Understanding Patient- and Family-Centred Care
You may be asking yourself, how do patient- and family-centred care and patient experience align with patient engagement? What about real-time patient surveys and other tools to measure patient involvement?
Although patients are at the centre of all efforts, a framework acts as a unifier for the role that patient partners play in the system, and what you should be incorporating into your work moving forward.The framework from the BC Ministry of Health, providing patient- and family-centred care (PFCC) is a key priority for our province’s health care system:
Integrating patient engagement activities happens on a continuum that starts with your relationship as a health care provider with patients and moves to partnering with patients to develop system-wide programs and services that improve quality. A great example of this is:
By engaging patients, we move from a direct care relationship with them into an organizational design, governance and policy-making relationship. Being able to articulate how this relationship is seen within the PFCC framework is an important step to establishing clear benchmarks for success.
As described earlier, preparation is the key to authentic engagement. Discussing as a health care team your assumptions, attitudes and commitment towards this shift in relationships with patients is an important step in team readiness. A good guide to having this discussion is from the Institute for Patient- and Family-Centered Care. These questions can serve as a self-assessment and a discussion tool for your team in the preparation stage for authentic engagement.
Checklist for attitudes about patients and families as advisors
Use this tool to explore attitudes about patient and family involvement in their own health care and as advisors and/or members of improvement and redesign teams. It can be used for self-reflection and as a way to spark discussion among staff and physicians before beginning to work with patients and families as members of advisory councils, and quality improvement, policy and program development, and health care redesign teams. Answer and discuss the following questions:
At each health care encounter:
Do I believe that patients and family members bring unique perspectives and expertise to the clinical relationship?
Do I work to create an environment in which patients and families feel supported enough to speak freely?
Do I listen respectfully to the opinions of patients and family members?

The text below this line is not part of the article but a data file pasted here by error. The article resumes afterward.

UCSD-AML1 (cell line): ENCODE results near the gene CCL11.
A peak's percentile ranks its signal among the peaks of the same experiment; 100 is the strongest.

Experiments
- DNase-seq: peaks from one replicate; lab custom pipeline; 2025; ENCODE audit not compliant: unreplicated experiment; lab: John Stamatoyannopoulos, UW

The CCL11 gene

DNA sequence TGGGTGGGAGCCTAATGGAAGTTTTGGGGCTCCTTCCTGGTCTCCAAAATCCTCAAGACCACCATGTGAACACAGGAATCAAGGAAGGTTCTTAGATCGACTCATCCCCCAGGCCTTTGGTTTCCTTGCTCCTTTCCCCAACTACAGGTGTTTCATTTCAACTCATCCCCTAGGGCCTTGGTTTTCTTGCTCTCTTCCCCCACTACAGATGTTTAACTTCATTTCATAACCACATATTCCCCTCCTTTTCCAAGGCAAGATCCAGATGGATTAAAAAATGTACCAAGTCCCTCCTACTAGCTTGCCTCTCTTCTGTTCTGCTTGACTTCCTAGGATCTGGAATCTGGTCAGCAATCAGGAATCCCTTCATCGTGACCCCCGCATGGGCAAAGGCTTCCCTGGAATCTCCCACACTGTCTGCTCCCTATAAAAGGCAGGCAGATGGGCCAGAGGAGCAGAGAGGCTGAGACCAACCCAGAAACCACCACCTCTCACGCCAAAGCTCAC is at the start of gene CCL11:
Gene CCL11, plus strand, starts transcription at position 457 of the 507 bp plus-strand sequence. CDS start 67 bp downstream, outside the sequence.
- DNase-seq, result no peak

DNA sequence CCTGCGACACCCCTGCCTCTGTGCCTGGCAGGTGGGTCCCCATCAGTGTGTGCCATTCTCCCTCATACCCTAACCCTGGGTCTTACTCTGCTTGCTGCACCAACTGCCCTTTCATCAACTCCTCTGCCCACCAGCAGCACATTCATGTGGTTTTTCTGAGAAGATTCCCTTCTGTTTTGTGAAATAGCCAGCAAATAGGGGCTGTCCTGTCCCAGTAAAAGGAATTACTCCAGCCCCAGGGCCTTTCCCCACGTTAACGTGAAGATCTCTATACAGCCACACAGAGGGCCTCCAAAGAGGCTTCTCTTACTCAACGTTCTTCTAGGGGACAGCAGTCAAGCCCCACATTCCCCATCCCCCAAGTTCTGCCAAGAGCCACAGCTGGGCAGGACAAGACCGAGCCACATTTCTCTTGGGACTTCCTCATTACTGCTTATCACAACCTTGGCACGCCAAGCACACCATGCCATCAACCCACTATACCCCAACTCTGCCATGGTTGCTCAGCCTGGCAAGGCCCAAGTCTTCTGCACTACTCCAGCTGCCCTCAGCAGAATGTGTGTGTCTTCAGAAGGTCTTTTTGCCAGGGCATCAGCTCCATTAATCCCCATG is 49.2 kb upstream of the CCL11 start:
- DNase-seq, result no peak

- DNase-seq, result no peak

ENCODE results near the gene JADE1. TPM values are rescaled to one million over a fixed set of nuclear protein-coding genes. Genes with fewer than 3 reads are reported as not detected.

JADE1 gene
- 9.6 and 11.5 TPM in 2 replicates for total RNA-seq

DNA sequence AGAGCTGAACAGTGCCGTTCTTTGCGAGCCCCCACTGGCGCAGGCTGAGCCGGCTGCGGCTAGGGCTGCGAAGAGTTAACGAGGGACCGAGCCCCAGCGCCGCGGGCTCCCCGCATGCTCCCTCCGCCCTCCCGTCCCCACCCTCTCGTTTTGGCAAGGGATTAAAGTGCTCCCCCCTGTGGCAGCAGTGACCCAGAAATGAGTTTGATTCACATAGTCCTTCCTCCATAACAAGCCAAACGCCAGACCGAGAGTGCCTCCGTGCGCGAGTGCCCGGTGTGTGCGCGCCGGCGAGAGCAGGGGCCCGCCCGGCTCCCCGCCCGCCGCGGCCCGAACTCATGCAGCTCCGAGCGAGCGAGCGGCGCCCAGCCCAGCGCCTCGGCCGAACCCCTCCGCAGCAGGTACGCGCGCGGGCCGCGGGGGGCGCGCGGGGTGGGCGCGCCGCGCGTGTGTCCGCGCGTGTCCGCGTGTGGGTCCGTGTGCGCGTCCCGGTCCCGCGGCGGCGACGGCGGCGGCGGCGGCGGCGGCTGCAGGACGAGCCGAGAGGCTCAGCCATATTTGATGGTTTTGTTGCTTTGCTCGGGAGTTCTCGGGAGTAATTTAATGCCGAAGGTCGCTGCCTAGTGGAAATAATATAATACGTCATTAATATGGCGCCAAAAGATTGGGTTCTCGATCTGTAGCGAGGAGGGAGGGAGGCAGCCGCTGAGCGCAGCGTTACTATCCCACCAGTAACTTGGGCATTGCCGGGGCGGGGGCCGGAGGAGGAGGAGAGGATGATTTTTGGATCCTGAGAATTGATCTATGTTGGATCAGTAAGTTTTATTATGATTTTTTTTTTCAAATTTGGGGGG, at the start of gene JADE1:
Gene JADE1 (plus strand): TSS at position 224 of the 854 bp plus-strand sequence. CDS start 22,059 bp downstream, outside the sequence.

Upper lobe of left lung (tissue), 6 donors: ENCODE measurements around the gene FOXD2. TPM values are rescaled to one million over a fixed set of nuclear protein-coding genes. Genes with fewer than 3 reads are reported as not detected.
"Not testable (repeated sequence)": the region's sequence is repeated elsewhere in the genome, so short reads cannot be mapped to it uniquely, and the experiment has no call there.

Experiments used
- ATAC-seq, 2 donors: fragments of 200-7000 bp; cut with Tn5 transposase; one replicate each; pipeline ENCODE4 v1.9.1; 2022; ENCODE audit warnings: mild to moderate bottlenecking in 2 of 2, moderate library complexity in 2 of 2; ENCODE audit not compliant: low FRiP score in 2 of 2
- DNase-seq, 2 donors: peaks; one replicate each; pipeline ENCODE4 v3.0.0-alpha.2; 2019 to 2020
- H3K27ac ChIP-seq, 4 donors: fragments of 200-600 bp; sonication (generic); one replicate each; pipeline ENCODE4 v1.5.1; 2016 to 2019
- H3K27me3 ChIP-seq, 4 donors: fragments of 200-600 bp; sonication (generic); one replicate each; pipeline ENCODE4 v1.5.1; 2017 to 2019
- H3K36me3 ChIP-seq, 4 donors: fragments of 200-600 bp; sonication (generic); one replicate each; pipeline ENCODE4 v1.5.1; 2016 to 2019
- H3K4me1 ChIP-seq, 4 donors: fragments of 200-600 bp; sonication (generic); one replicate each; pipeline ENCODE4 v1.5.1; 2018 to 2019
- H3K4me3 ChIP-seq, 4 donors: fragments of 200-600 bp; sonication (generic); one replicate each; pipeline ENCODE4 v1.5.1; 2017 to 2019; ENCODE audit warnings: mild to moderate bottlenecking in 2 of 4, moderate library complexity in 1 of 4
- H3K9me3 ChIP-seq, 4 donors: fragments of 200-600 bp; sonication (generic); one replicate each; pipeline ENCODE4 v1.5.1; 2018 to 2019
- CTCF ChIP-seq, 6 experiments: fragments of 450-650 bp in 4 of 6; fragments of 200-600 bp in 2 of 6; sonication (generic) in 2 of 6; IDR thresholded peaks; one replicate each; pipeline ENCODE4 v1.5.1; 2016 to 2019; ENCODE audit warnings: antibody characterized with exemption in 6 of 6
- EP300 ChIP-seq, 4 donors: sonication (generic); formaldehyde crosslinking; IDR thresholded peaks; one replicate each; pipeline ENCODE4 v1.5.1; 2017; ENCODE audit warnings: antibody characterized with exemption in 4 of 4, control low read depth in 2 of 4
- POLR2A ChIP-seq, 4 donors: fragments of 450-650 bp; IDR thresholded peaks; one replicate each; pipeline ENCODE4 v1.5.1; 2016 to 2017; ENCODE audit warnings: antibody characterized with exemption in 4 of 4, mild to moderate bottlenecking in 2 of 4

Do I encourage patients and family members to participate in decision-making about their care?
At the organizational level:
Do I consistently let colleagues know that I value the insights of patients and families?
Do I believe in the importance of patient and family participation in planning and decision-making at the program and policy level?
Do I believe that patients and families bring a perspective to a project that no one else can provide?
Do I believe that patients and family members can look beyond their own experiences and issues?
Do I believe that the perspectives and opinions of patients, families, and providers are equally valid in planning and decision-making at the program and policy level?
If you have experience working with patients and families as advisors and/or members of improvement or other teams, answer and discuss these additional questions:
Do I understand what is required and expected of patients and families who serve as advisors and/or members of improvement or other teams?
Do I clearly state what is required and expected of patients and families in their roles as advisors?
Do I help patients and families set clear goals for their role?
Do I feel comfortable delegating responsibility to patient and family advisors and improvement team members?
Do I understand that an illness or other family demands may require patients and family
Source: Kristin L.Carman, Pam Dardess, Maureen Maurer, Shoshanna Sofaer, Karen Adams, Christine Bechtel, and Jennifer Sweeney, “Patient and Family Engagement: A Framework for Understanding the Elements and Developing Interventions and Policies, ”Health Affairs 32, no. 2 (2013): 223-31.